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Goats, gripes, and grasping for greatness
Farm update: countdown to baby goats 
18th-Jan-2013 10:38 am
Justin-goat
We are in the countdown to baby goats again. I'm expecting my first kid to make its appearance in a scant two weeks. The vet will be out on Monday to give everyone their annual shots and make sure we aren't anticipating any problems. Alys is due Feb 1, Dahlia and Anna sometime near Feb 17, and Ginger is due Feb 21. Which of course means that I'll have baby goats on the 6th, 12th, and 28th, or something like that.

Colors and Numbers.
Ginger and Alys are bred to Kid Hollow Farm OR ("Orphan Red"), and Dahlia and Anna are bred to KHF-Cookie. As such, I'm expecting reds and blacks this year. Given Ginger's age and Alys's track record, I'm crossing my fingers for healthy single kids out of both of them. In contrast, I'm expecting both Dahlia and Anna to twin this year. Anna has twinned twice in a row with Cookie as the sire (Gyre/Gimble, Ari/Owen) and Dahlia has twinned every other year, with this year being an "other." (Note that Anna's first kid with Cookie came out white, though, so white could happen again.)

Names.
If Alys throws another boy, I need a "D" name. She's had Apollo, Berry, Cerryl (all by Loki). But if she throws a girl this time, then I might go back to Liad for another name like hers.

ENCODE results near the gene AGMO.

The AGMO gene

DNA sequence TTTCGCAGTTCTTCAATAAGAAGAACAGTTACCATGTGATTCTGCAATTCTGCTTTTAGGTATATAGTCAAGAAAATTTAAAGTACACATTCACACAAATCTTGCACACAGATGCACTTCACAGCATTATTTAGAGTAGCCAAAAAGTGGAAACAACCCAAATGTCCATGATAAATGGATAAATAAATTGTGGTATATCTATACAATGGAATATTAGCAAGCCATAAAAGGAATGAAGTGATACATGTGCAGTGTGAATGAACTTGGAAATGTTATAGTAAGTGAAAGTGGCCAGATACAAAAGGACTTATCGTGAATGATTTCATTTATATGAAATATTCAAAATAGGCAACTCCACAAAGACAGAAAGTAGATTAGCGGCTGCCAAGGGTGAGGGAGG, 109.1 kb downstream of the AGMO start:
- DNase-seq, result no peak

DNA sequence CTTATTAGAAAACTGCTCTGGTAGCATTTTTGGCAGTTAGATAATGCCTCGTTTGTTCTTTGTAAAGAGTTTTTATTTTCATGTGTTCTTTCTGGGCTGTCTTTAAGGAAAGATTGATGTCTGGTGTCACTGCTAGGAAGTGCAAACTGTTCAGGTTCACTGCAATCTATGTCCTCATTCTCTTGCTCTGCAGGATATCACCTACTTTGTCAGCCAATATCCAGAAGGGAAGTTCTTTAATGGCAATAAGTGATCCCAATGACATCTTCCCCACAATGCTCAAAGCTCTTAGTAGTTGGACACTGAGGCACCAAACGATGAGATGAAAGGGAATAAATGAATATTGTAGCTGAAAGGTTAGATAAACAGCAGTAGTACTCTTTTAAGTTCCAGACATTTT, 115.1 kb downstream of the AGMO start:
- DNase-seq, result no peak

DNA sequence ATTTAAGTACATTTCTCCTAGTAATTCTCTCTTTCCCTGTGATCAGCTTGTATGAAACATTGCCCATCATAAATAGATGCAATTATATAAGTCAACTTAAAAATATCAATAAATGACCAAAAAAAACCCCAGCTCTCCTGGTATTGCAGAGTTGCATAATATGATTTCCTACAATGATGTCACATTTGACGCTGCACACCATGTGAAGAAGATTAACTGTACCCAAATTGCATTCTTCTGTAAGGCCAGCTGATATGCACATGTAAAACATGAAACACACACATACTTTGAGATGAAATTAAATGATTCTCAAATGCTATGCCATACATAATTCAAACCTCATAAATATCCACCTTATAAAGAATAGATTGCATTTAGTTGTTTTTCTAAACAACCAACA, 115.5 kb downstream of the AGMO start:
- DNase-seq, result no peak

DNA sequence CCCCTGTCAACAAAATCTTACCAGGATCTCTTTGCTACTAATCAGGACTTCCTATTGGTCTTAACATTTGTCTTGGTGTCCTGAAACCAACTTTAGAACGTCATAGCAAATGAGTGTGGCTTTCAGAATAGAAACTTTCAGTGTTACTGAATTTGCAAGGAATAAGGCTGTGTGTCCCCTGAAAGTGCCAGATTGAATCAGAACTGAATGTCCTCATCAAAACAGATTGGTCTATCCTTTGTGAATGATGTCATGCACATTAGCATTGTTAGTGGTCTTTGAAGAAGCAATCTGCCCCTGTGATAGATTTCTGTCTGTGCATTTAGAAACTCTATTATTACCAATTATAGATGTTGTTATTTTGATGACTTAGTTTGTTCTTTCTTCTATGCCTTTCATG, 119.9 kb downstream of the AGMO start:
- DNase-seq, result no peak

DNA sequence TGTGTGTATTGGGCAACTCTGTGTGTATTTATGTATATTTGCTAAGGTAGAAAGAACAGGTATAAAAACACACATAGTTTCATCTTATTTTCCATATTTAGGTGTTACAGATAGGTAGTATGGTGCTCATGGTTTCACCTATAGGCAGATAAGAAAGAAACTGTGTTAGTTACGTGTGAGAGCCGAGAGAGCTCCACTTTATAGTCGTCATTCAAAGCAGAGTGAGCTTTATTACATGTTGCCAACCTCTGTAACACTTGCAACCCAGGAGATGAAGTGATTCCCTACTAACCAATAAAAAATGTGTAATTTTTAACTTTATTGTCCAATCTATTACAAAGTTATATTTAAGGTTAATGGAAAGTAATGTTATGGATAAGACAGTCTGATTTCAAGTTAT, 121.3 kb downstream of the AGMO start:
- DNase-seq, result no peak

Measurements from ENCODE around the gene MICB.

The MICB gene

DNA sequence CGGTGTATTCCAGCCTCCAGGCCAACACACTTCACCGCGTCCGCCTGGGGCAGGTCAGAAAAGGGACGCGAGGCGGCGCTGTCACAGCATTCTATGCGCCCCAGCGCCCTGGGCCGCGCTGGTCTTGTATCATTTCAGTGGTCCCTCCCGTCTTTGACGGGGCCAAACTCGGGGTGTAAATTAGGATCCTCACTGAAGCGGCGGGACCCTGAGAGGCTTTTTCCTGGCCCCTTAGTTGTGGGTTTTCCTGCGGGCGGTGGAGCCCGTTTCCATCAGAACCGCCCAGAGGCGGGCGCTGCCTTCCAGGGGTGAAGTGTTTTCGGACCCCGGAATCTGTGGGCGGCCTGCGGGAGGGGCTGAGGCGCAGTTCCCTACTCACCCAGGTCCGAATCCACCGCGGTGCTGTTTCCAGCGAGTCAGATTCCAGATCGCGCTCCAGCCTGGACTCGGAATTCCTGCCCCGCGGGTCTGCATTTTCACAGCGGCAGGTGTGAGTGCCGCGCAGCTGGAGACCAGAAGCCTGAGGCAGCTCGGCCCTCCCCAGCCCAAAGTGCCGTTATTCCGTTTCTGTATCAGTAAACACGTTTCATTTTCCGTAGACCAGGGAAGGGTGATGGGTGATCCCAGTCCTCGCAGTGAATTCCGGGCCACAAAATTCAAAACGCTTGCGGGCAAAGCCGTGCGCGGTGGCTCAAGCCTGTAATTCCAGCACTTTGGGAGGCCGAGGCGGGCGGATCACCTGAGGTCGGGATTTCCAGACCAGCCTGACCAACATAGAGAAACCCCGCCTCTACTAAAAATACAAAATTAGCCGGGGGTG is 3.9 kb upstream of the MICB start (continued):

Ginger might get stuck having spices or trees for her kids' names.
Dahlia has had her flower-named kids by Jared - Orchid (reverse badger), Trillian and Astor; and Angelina The Stainless Steel Rat's wife from Cookie. So I either need over-the-top action names or should go back to flowers.
Anna has had all of her kids from Cookie. She had Bianca (The Rescuers), Gyre and Gimble (Alice in Wonderland), Ari and Owen (The Price of the Stars).
Comments 
19th-Jan-2013 03:56 pm (UTC)
Why do you kid in the winter?
20th-Jan-2013 02:40 pm (UTC)
Naturally, Angoras come into heat as soon as the first hint of cool hits August. With a five-month gestation, that would put kids in December. So I'm actually a little behind the natural inclination by kidding in February.

Kidding while there is no pasture means that everyone is eating hay, which has a far lower parasite load. As the kids themselves taste and eat everything in those first few weeks, they are ingesting far fewer worms, which means they are not starting out life in a battle for nutrition.

I've had kids as early as the end of January and as last as the beginning of May. Late kids are late bloomers, and have a lot of trouble with parasites that first summer. Early kids seem to do just fine in the cold (in the barn) and grow much more obviously.
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